On Monday, a massive Federal Reserve intervention that helped put 22 million people back to work and a new record is set to run of U.S. economic growth. It is now entering its 121st month and sustaining a decade of low interest rates.
A possible delicate moment could be approached if recent history is any guide, but the real economic recovery may only be in its initial stages.
Typically, when workers enjoy the greatest wage gains and members of historically sidelined communities find jobs, that is the period when GDP exceeds potential.
As they consider interest rate cuts and assess just where the U.S. economy now stands, those periods have not lasted long in recent years. The Fed and other officials are still fighting.
A chief economist at Mellon stated, “We’re only now making up ground,” referring to the economy even though it has been growing since June 2009, the month the National Bureau of Economic Research marked as the “trough” of the last recession.
A recession is inevitable in the next couple of years, and whether the Fed and U.S. government are adequately prepared to fight another downturn. The approach of the decade-long expansion mark has boosted speculation about how much longer the recovery might last.
It may take several more years for the type of progress Fed and elected officials feel is needed to rebuild middle-class incomes.
An even bigger gap was created of close to $1 trillion, between U.S. output and the economy’s potential based on its population, industrial base, and other factors, according to estimates created annually by the CBO, whipping $600 billion dollars from the U.S. GDP on an inflation-adjusted basis on the 2007-2009 recessions.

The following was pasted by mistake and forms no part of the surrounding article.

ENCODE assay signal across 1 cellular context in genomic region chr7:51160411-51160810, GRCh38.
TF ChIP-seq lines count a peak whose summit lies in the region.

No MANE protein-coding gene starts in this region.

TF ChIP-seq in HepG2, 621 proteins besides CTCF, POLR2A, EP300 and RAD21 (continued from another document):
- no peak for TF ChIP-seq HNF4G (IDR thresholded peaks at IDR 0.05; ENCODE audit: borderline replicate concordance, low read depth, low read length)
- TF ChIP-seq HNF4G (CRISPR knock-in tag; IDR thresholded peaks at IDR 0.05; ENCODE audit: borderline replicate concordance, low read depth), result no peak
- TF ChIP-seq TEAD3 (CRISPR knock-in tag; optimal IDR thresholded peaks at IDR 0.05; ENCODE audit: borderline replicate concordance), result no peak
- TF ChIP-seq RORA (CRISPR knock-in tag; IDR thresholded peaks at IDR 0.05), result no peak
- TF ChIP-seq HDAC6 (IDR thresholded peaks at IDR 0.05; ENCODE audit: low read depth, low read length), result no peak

A pattern that showed labor advocates argue should make the U.S. central bank willing to take some risks on behalf of wage earners. Those estimates were dated back to the years just after World War Two.
Output Potential in Different Era’s
The economy has been below potential, as measured by the CBO. For most of the time since 1949 – 178 of 281 quarters.
Workers claw back a higher share of the country’s economic output, yet it is only during sustained periods when it operates above potential.
The share of GDP taken home by workers close to 65% helped push the six-year run of output above potential. It has happened consistently in the decade or two immediately following World War Two, and most notably in the late 1960s.
For nearly five years when GDP stayed above potential and labor’s share of national output, which had dipped below 60% at that point, again rebounded. The late 1990s was the only recent comparable era.
Leading the Fed to impose record-high interest rates that triggered a recession, beginning an era when output took 15 years to crawl back to potential, one gave way to a period of excessive inflation. The two eras ended differently.
Trimming interest rates at a time in a way to keep the growth on track and ended with only a mild downturn in 2000, the other one was nursed along by a Fed.